This is beside the point! How did I end up in Hollywood again? This is a ridiculous story, but true. Sir Ralf did so well with his latest R&J that he was invited to take it on international tour. Broadway first, of course, but then, unusually, on a run up the West Coast as well, and I don’t mean Blackpool and Barrow-in-Furness.
I’m not sure why he dragged me along. At first I thought it was just to ram his point home further still about who was boss, but maybe he had an underlying scheme. This time Sasha came with me without being asked. He wasn’t about to leave me alone to face my Los Angeles demons. He’d made himself so indispensable at his office by that time that no-one argued his request for leave, and I’m not sure I’d have survived that first sight of LAX – so many ghosts, people I’d hurt without meaning to, memories of Libby Palermo and poor Bailey Price – without him by my side. (He didn’t get spot-checked that time, and I managed not to freak out.) So, almost exactly a year since I got my release from the Blood Moon contract, I found myself unpacking properties in the Jacaranda Playhouse, West Hollywood. On our first night, Third Swordsman came down with food poisoning five minutes before he was due on the boards for his fight scene with the Capulet mob. Sir Ralf materialised behind me in the wings, shoved a sword into my hand and practically chucked me onto the stage.
No make up, just my shirt and jeans. Unlike Kenneth’s All’s Well, this production of R&J was full traditional dress. I knew the choreography and lines, of course, just as I know – can’t help knowing – every other part in every other play I’ve ever done. I might have got away with it, if Sasha hadn’t broken character completely from the front row of the circle and greeted my appearance with a yell and a wolf-whistle.
And people began to notice. I carried on with my swordfight like a good Veronese bit-player, but the acoustics are phenomenal in the Jac, and I began to pick up on the whispers sweeping through the audience. When I went down as prescribed to a Capulet thrust through the heart, there was a roaring round of applause, a lot of booing and hissing for my opponent, and then a gale of laughter.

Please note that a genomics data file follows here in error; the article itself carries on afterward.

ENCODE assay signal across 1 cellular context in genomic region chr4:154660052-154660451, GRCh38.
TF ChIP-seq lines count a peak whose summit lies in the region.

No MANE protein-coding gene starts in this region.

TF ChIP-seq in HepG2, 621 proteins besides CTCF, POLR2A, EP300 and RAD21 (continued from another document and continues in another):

After that, Ralf started throwing me in for stray parts at random, the old devil. He gave me the chance to dress and make up after that first night, and he never admitted to me that a packed house for every performance and queues round the block for cancellations had anything to do with me, despite the hundreds of Blood Moon T-shirts in the crowd.
So much for working my way up slowly again. When we got back to England, apparently he’d tired of the joke, because he very solemnly offered me the lead in his next production – Richard III, where he said my scarred-up face wouldn’t matter. And there I was, out in the limelight again.
Not blinded by it this time, though. Harper will tell the story of my last few months in another book, but let’s just say I did well. I doubt I’ll ever be tempted to the film industry in Hollywood again. I’m no saint: the money was nice, and even as a top-ranking theatre actor, I’ll never see that kind of pay packet again. Things have changed for me inside and outside of work, though, and – well, I could have afforded to buy the Buck outright, if Paul hadn’t stopped me.
I like what money can do. The thing is, though – the thing that’s different with me now – is that Sasha showed me I could do without it. I’m in no hurry to go and starve in a garret, but I have a calm feeling in my heart that – provided he was in the garret with me, feeding the electricity meter with magic coins, making our shared single bed feel like an emperor-size deluxe at the Ritz – I’d be fine.
I’m not sure how far I’ve gone towards answering your question. You’re a very good listener and I seem to have run on about a hundred things you never asked in the first place. I don’t think I’d ever be prepared for Hollywood, no – not the Hollywood of bright lights and broken dreams. Yes, I’m older and wiser, but all that’s made me realise is how much I want to hang on to the life I have…
Speaking of which, I must run. I’ve got an appointment, and I can’t go into details, but it’s with a jeweller, and a ring might be involved, and a discussion of what shade of gold goes best with shadowy olive skin and deep brown eyes… and I’d better leave the rest of that story to Harper, too.
Harper: Yes, I think he really better had. I can’t believe he’s giving spoilers about his own sequel! Hope you enjoyed that, dear Jan. Next week it’s over to Dan and Rayne from The Salisbury Key, and they’ll be talking to Jacquie, who said…
I’d like to meet up with Rayne and Dan from The Salisbury Key. I’d ask them how their adventures turned out and what are they up to nowadays.